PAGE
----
Soon you will have forgotten all things: soon all things will have forgotten you.
It is human nature to love even those who trip and fall. This follows if you reflect at the time that all men are brothers; that they go wrong through ignorance, not intent; that in a short while both you and they will be dead; and, above all, that the man has not harmed you - he has not made your directing mind worse than it was before.
Universal nature uses the substance of the universe like wax, making now the model of a horse, then melting it down and using its material for a tree; next for a man; next for something else. Each one of these subsists for only the briefest time. It is no more hardship for a box to be broken up than to be put together.
The first passage makes your brain freeze up with the double-negative. Basically, Marcus is saying his main worry in life is living and acting rationally and socially.
Next, yet another reminder that you, me, your friends, your family - we all die (you will forget everything) and not only will we all die, but hardly anyone, if anyone at all, will know who we were. Such is the vastness of time and space.
The next passage is one I particularly love. Briefly stated, Marcus is reminding himself to give others the benefit of the doubt. We all trip and fall and we can easily forgive others who make mistakes. Generally speaking, there is no hateful or negative intent when people make mistakes. Even if there were, I'm sure we can find space in our heart to forgive and forget. And most importantly, if someone "trips and falls" and whether or not they intended harm or not, ultimately your directing mind was not harmed by this action.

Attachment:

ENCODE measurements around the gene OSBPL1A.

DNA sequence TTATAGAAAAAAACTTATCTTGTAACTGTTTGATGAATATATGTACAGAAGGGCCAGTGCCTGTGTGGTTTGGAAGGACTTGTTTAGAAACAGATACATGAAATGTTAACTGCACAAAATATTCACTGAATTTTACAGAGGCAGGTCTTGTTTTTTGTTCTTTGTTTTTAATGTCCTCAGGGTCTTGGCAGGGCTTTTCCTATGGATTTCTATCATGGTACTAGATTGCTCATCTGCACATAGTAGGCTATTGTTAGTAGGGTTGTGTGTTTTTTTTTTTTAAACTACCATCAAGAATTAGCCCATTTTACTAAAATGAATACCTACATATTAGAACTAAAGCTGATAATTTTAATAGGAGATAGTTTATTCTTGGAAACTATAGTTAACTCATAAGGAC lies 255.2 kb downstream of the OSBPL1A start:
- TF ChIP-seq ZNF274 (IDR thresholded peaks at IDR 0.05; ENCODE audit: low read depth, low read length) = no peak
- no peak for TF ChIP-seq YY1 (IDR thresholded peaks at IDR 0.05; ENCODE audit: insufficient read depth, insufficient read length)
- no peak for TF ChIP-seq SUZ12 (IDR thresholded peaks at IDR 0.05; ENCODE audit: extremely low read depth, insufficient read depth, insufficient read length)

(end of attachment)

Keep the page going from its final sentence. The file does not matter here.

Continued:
The last passage is one Marcus has discussed before. We see all around us, the product of the Universe. From the Universe springs life. The life grows, matures and dies and the material from which it was made, decomposes and becomes the material for new life. All this material is nothing but wax or clay molded into a form and then dissolved and molded into something new; and this repeats endlessly. Two lessons can be learned here: 1) our life is short 2) we can be like the Universe and whatever material has been given you, mold it into something beautiful (akin to the saying, 'when life gives you lemons, make lemonade!)
(see also Citadel p. 29, 38-40, 166, 176, 229, 259, 268)